Sliding Otter News: Juggling Feelings, Emails and Text Messages

 

Sliding Otter News

 

November 6, 2010

 

Volume 2, Issue 24

 

Juggling Feelings, Emails and Text Messages

 

Sneakers on a Telephone Wire

Sneakers on a Telephone Wire

So when you are listening to somebody, completely, attentively, then you are listening not only to the words but also to the feeling of what is being conveyed, to the whole of it, not part of it.
~ Jiddu Krishnamurti

 

Tone of voice suggests excitement or depression. Blushing suggests anger or embarrassment. Tears suggest sadness. All of these hints help us make sense of other people’s words. Without them we are quite likely to misinterpret feelings or miss them altogether. Even with this extra information, we might not be sure how someone else feels. But it’s a start.

At one time, the only way we could communicate was by talking directly with each other. Back then people weren’t in a hurry and could take time to hear each other out. They asked questions until they understood what each other meant.

Over the centuries, we have developed many shorthand methods of communicating. At the same time the pace of our lives has quickened considerably. These days we want everything immediately and take affront at having to wait more than a few seconds for anything. In the process, we have been cut off from rich sources of information.

The telephone deprived us of seeing another person as he or she talked. Emails deprived us of hearing tone of voice, accent, and how fast someone talked. Text messages have cut even our typewritten words to the bare minimum, often using shortcuts for words and expressions, at least IMHO (in my humble opinion.)

What are the advantages of emails or text messages over more complete communication? We don’t have to wait to share our messages. We can also converse in shorthand. As long as we are sharing brief information, there’s no problem. The disadvantage is the loss of emotional information. If we want someone to know how we feel we are limited to trying to describe our feelings or resorting to emoticons (smiley faces.) It has often been said that a picture is worth a thousand words. Emoticons might well be worth less than a single word. They relay about as much information about our feelings as a stick figure does about a person. 😦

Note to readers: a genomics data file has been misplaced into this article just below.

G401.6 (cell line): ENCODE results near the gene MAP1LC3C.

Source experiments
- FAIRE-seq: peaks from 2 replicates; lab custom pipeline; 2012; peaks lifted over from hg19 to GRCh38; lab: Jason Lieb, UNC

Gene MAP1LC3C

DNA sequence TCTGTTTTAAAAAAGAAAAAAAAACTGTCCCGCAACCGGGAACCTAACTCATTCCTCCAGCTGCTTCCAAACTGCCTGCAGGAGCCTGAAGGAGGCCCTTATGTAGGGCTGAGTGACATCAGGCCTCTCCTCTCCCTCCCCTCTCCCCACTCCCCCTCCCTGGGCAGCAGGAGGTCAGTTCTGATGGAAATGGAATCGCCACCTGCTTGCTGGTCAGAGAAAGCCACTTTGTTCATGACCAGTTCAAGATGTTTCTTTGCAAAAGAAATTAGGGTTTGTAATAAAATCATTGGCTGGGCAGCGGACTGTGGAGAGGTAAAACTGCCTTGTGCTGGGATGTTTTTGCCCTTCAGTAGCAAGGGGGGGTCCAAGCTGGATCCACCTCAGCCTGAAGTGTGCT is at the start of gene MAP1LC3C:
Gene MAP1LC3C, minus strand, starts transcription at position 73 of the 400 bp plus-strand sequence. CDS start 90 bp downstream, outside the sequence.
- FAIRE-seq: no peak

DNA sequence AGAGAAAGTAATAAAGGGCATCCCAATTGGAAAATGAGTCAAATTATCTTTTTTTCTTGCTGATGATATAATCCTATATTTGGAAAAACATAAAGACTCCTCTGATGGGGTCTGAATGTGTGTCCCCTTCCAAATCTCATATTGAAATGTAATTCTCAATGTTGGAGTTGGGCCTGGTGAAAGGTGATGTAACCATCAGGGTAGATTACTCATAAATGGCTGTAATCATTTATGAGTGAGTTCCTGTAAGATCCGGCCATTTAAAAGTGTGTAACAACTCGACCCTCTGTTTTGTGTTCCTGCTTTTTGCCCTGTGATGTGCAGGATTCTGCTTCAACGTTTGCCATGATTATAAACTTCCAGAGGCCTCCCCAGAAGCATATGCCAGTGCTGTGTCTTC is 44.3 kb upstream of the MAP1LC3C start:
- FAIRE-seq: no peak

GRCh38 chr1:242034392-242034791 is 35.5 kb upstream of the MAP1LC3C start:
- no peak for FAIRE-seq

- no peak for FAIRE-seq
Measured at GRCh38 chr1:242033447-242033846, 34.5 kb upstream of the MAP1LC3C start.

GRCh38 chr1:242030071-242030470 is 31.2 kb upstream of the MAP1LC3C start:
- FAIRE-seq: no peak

I recall once having a misunderstanding with someone very close to me. Due to distance and different time zones, we tried to resolve the issue by email. The more we tried, the worse it got until we finally talked about it face to face.

Sometimes we don’t have the luxury of face to face communication. If we must resort to electronic shorthand, we would do well to remember the limitations of technology. Being aware that our feelings or intentions might be distorted, we can take care to clarify what we mean and how we feel. If we are not sure, it always helps to ask what the other person thinks we mean.

Life Lab Lessons

  • Be aware of your feelings about what you say or write.
  • Realize that you might not always clearly communicate how you feel.
  • Be especially careful with email and text messages.
  • Be sure to clarify feelings you think are attached to incoming messages.
  • If you are not sure what feelings are being suggested, check it out. 🙂

 

 

 

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